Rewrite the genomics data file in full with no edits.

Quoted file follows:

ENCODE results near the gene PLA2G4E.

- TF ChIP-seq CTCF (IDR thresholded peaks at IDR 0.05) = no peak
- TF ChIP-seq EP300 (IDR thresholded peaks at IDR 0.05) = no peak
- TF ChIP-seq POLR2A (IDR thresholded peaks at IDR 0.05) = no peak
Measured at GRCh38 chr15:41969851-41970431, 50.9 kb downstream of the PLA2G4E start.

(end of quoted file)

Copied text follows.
ENCODE results near the gene PLA2G4E.

- TF ChIP-seq CTCF (IDR thresholded peaks at IDR 0.05) = no peak
- TF ChIP-seq EP300 (IDR thresholded peaks at IDR 0.05) = no peak
- TF ChIP-seq POLR2A (IDR thresholded peaks at IDR 0.05) = no peak
Measured at GRCh38 chr15:41969851-41970431, 50.9 kb downstream of the PLA2G4E start.